“A black man stay out of trouble?” responds Sizwe with incredulity. “Impossible, Buntu. Our skin is trouble.” But, as he writes to his wife, “for the time being” his troubles are over, and that, in this world, is enough to ask.
This two-hander is infused with the irrepressible, contagiously subversive humour of the oppressed – it opens with a wonderful shaggy dog story, told by Dembélé, who plays multiple parts, which satirises a visit by the US chief executive to the South African Ford factory. But the play communicates, effectively and movingly, the heavy price of living in a police state.
And it’s impeccably realised. It is performed on a bare stage, on which are placed a number of simple objects – a rubbish bin, bundled piles of cardboard, wardrobe racks. The focus is on the performances, and these are, from the first moment Dembélé appears on stage as the young, mischievous photographer Styles, a rich, utterly seductive pleasure.
It’s deeply detailed work, every tiny gesture opulent with meaning. Dembélé is such a hugely gifted actor that he seems like some kind of magician: in the blink of an eye he transforms before your eyes into an old woman, an old man, a child. Konga, whose identity ironically remains stable as Sizwe Banzi/Robert Zwelinzima, powerfully and touchingly evokes his character’s simple dignity.
Dutch company Dood Paard’s medEia tells an older tale: the story of Medea, who betrayed her own people for the sake of her love for the invader Jason, only to be betrayed in her turn, and who murdered her own sons in revenge.
The spare, direct text has been devised by the performers, Oscar van Woensel, Manja Topper and Kuno Bakker, from Euripides’ original play. Where the ancient Greeks used tropes like “wine-dark sea” to prompt oral memory, the writers have employed a contemporary equivalent: immediately recognisable lines from popular songs prickle the text with sly humour.
For the first few minutes, my heart sank. I wasn’t in the mood for a lot of words. It was – as, in fact, is also true of classical tragedy – quite clear from the beginning what the performance was to be. But it wasn’t long before I found myself riveted: again like classical tragedy, the production has the clean, focused urgency of a single action.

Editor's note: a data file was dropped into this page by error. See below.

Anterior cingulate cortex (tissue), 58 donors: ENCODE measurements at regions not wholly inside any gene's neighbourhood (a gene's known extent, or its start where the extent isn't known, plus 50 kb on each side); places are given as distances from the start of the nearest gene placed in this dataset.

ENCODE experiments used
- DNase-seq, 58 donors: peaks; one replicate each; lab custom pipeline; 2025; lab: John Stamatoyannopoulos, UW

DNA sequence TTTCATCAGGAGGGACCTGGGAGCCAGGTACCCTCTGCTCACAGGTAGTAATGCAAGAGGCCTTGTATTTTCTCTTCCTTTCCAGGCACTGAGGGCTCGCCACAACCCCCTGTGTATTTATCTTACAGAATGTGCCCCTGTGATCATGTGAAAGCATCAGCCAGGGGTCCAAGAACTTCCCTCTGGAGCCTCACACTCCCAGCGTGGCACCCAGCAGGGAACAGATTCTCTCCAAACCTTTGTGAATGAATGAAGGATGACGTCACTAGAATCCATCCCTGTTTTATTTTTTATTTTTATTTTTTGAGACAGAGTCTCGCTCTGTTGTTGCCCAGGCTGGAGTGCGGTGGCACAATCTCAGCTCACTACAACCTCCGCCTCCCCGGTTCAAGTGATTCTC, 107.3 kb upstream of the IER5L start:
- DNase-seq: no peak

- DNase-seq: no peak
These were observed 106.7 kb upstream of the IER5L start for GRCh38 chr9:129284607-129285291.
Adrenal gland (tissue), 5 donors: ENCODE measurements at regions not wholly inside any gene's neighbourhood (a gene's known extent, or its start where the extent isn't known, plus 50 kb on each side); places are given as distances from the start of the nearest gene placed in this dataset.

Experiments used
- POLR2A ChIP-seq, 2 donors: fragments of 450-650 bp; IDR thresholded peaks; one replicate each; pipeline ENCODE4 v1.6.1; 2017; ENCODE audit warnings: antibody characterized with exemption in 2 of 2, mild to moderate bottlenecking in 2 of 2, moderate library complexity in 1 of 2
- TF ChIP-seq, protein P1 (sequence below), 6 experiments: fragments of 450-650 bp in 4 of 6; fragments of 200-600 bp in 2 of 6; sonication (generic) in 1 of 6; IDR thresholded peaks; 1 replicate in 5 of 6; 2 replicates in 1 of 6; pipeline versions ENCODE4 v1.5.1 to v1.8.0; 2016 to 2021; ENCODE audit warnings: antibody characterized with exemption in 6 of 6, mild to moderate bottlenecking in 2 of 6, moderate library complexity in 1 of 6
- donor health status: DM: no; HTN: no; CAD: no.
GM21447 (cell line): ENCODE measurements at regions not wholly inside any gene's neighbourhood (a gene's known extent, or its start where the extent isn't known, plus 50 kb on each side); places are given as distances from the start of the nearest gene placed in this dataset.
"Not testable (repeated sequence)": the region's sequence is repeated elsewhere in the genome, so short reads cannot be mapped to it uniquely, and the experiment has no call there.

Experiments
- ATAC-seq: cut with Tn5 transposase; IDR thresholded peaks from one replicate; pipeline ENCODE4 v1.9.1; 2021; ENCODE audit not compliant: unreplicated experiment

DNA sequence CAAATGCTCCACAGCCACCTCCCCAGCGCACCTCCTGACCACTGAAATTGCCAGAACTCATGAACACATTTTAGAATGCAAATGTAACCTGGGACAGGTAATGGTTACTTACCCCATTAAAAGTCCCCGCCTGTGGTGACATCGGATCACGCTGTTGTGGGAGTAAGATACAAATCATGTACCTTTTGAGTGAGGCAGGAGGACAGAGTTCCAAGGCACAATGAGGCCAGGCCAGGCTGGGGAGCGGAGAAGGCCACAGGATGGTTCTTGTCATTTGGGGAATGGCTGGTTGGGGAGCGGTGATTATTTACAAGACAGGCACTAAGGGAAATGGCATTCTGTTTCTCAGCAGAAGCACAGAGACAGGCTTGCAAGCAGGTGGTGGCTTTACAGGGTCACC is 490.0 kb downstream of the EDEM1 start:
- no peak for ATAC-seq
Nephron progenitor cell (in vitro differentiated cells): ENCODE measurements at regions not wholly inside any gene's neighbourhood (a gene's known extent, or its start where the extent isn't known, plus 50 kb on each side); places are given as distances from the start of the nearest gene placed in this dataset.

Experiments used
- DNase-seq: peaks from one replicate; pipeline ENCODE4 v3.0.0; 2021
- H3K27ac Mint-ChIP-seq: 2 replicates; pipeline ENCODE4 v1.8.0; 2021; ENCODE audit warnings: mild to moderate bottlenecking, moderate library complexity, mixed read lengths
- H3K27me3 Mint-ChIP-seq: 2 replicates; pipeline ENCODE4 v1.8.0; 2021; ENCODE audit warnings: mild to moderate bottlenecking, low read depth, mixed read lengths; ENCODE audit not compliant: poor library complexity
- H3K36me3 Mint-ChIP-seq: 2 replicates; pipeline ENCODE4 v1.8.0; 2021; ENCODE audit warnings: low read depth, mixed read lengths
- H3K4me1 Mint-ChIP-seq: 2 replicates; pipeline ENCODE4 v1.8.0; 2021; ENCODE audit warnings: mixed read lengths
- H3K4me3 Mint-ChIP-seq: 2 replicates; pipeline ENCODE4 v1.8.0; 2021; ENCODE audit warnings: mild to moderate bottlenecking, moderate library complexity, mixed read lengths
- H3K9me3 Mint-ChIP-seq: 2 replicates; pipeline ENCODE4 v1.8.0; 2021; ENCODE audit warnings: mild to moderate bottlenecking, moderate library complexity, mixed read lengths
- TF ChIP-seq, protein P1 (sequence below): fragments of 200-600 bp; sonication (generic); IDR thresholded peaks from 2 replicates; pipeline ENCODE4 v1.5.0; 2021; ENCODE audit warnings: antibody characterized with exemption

The performers arrange themselves before a wide paper blind. Before them, on the floor, are laid two more blinds. They are successively hoisted up by the actors and then, literally, torn down (you understand swiftly why they are a maze of masking tape), bringing each act of the tale successively closer to the audience.
Medea’s story is told from the point of view of the chorus, those ordinary folk on the sidelines who watch and suffer with the protagonists, but are powerless to influence events. The performers enact, with scant attention to the gender of the actors, the roles of Medea and Jason and Creon as well as the old-woman gossips in the street.
And far from being dull or evasively ironic, this simple retelling is cumulatively powerful: our involvement deepens as the performances animate these ancient passions, until they resonate in our own contemporary language with a new and bitter clarity.
An edited version of this review is published in today's Australian.
Picture: Pitcho Womba Konga (left) and Habib Dembélé in Sizwe Banzi Is Dead. Photo: Pascal Gelly / Agence Bernand Performers
PS: Ms Pedant (recklessly ignoring the adage that people in glass houses shouldn't throw stones) notes that the Age's Cameron Woodhead has Sizwe Banzi as "the second" of Fugard's Statement plays. It says so, after all, in the MIAF program (tsk tsk, copywriters). For the record, Sizwe Banzi premiered in 1972, The Island in 1973, and Statements in 1974.
Thursday, October 18, 2007
Melbourne Festival #4